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7 Ways to Break Your Technology Addiction

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Chances are, you have checked your email, your Facebook feed, and your fantasy football roster in the past few minutes. We’re more connected than ever before, and our dependence on our devices is getting worse. Over 40 percent of us check our phones within five minutes of waking up in the morning, and nearly half check up to 25 times a day, according to a 2015 study by Deloitte.

You might be hesitant to call your reliance on technology an addiction, but it's true that your partner has asked you to put away your phone on more than one occasion. Want to detach your phone from your hand? We promise this will only sting a little.


It’s usually in your idle moments that you reach for your phone, says Jamison Monroe, founder and CEO of Newport Academy, a comprehensive treatment center for teens. So Monroe suggests creating a list of what you can do in your idle moments instead of scrolling.

“If your first impulse when you get a quiet moment is to reach for your device, remind yourself of half a dozen other things you could be doing instead that would be more meaningful and relaxing: taking a walk, writing a love note with paper and pen, dancing to your favorite song, doing a few stretches, meditating for 10 minutes,” Monroe says. The key is to come up with options that appeal to you.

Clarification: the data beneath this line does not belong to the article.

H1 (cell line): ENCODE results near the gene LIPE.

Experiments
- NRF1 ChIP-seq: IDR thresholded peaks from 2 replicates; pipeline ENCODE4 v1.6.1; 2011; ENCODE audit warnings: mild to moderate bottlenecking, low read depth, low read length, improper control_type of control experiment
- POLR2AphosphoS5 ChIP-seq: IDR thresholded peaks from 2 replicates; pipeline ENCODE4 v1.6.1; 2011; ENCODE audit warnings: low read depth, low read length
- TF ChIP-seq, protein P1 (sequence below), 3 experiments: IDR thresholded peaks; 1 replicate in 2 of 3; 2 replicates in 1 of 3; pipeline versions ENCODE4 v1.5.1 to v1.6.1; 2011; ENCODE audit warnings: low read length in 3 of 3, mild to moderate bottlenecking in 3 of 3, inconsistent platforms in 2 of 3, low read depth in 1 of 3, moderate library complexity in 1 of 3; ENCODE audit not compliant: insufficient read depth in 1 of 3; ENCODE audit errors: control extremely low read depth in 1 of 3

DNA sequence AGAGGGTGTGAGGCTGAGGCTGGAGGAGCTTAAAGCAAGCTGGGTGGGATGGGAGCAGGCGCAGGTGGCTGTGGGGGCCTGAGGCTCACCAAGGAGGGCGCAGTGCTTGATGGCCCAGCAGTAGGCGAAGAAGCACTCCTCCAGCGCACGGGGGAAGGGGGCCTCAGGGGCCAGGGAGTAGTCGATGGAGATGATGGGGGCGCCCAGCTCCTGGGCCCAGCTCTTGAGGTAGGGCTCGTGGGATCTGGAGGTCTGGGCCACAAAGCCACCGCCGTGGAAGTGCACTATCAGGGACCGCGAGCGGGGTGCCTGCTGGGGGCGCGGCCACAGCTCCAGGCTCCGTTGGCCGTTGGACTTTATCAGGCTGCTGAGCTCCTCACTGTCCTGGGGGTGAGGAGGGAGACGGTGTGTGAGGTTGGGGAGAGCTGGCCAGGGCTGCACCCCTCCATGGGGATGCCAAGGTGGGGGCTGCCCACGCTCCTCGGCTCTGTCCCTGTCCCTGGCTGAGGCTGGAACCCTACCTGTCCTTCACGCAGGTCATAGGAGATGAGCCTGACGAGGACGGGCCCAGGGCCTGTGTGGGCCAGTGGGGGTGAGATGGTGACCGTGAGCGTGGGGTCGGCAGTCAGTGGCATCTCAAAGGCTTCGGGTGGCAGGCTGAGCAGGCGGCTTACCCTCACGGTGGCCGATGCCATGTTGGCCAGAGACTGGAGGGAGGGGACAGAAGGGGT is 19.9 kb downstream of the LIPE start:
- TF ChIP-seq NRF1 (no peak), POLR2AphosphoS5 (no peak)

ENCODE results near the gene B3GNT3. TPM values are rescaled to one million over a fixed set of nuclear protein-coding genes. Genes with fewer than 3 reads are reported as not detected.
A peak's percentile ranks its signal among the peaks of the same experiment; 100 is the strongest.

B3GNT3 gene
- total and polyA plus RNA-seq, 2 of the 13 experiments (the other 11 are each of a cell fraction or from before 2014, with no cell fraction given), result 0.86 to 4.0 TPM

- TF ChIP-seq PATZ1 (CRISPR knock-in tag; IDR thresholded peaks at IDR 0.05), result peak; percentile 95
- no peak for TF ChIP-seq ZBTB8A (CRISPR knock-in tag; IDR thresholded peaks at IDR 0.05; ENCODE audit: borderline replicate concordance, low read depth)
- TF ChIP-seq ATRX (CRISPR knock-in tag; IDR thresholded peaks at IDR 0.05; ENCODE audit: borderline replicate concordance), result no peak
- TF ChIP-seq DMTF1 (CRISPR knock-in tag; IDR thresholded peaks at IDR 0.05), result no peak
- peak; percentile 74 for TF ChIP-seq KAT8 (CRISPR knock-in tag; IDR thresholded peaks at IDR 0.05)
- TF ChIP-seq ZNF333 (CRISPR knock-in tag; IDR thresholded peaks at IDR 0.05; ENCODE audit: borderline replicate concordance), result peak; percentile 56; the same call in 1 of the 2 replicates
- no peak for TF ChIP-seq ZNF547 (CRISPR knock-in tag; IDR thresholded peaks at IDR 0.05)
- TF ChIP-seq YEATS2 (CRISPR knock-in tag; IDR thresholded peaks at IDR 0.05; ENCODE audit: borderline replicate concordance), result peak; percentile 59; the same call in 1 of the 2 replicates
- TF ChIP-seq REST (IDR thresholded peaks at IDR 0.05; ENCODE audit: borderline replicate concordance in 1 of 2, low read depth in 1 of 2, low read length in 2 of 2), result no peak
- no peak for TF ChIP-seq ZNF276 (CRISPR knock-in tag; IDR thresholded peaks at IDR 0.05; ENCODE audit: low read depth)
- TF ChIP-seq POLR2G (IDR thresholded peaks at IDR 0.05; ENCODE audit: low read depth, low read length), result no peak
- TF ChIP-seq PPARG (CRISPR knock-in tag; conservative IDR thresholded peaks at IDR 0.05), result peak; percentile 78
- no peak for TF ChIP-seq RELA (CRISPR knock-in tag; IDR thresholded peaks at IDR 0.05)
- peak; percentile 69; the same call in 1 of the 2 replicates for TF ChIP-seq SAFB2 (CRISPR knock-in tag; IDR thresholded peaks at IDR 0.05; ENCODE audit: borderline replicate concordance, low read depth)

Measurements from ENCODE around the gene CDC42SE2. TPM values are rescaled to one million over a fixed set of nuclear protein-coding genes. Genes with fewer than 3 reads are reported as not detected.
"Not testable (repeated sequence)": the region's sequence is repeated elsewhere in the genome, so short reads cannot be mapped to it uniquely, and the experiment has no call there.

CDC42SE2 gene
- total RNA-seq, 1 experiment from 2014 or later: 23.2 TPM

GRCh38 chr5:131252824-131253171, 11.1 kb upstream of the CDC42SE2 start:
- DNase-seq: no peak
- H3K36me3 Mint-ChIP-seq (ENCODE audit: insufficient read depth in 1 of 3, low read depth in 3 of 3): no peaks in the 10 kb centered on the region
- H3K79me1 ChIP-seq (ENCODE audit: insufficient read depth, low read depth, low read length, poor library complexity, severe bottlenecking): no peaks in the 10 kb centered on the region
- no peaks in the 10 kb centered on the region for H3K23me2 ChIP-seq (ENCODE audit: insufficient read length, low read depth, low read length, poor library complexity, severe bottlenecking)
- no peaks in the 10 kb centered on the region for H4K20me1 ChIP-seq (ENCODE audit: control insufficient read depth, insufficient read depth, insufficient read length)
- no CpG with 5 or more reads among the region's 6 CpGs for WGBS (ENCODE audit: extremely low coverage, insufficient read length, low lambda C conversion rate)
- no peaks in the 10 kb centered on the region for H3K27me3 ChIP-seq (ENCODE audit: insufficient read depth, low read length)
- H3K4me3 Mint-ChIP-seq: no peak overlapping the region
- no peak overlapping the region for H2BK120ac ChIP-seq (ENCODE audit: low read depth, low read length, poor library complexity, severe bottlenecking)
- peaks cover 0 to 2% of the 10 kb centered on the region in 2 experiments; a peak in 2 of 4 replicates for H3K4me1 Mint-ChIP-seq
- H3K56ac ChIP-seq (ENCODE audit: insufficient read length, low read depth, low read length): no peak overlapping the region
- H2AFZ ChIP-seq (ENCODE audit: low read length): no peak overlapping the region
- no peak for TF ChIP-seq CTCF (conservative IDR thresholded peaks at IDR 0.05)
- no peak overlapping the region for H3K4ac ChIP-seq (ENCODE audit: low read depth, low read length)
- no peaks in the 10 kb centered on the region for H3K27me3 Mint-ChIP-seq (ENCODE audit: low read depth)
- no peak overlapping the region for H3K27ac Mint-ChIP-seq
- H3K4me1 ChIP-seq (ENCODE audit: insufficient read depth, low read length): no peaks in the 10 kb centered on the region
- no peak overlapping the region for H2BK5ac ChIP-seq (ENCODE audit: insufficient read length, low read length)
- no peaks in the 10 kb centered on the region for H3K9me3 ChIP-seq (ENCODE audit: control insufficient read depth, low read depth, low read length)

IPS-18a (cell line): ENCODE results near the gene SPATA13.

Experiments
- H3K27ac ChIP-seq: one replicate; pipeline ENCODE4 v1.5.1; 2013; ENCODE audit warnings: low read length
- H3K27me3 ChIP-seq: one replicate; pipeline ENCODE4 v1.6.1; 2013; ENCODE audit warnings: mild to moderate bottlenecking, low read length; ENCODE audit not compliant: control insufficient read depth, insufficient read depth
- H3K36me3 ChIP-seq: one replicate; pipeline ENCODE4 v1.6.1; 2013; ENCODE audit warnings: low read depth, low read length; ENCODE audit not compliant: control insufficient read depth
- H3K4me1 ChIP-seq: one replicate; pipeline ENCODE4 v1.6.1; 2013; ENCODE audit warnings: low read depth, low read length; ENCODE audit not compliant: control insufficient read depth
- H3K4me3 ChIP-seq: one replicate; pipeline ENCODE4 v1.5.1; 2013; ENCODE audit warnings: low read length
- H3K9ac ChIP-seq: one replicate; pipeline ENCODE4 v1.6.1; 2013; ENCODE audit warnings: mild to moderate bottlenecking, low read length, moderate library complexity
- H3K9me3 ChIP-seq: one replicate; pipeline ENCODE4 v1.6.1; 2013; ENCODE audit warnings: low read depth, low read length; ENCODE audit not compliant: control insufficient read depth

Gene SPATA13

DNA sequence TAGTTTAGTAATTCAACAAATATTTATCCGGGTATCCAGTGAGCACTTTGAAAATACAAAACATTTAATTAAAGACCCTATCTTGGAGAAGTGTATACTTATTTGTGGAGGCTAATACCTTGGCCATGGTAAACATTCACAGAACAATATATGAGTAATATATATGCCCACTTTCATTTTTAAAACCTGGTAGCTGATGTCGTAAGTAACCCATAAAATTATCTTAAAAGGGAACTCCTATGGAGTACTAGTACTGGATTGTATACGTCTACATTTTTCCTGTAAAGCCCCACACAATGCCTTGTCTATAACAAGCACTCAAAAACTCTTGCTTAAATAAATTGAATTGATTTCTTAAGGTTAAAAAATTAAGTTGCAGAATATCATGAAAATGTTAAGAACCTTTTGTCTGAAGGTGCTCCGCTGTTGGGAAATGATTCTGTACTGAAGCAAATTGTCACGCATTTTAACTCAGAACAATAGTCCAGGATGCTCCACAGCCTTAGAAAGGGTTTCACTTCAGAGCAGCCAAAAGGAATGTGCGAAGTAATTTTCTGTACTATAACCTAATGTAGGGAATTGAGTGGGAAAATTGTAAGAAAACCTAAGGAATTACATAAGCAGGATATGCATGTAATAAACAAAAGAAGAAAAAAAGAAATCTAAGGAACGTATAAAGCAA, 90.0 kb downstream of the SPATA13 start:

There are apps that tell you how many times you’ve checked your phone that day, that warn you if you’re going over your self-imposed Internet limit, that lock your phone for a specified amount of time, and block distractions like games, Monroe says.


While putting away your phone or turning off the computer is the simplest way to unplug, doing so is usually easier said than done. “If left to our own devices, we’ll always be on them,” says David Ryan Polgar, a tech ethicist and co-founder of the Digital Citizenship Summit. Your willpower is no match for the savvy startups and multi-billion dollar companies fighting for your attention. "We should own up to being over-matched, and find better ways to remove the temptation,” Polgar says.


An hour before you go to sleep, power down all tech devices. “The blue wavelength light from our screens interrupts production of melatonin—known as the darkness hormone—which gives our brain the signal that it’s time to sleep,” Monroe says. “Leave the devices in another room so you’re not tempted.”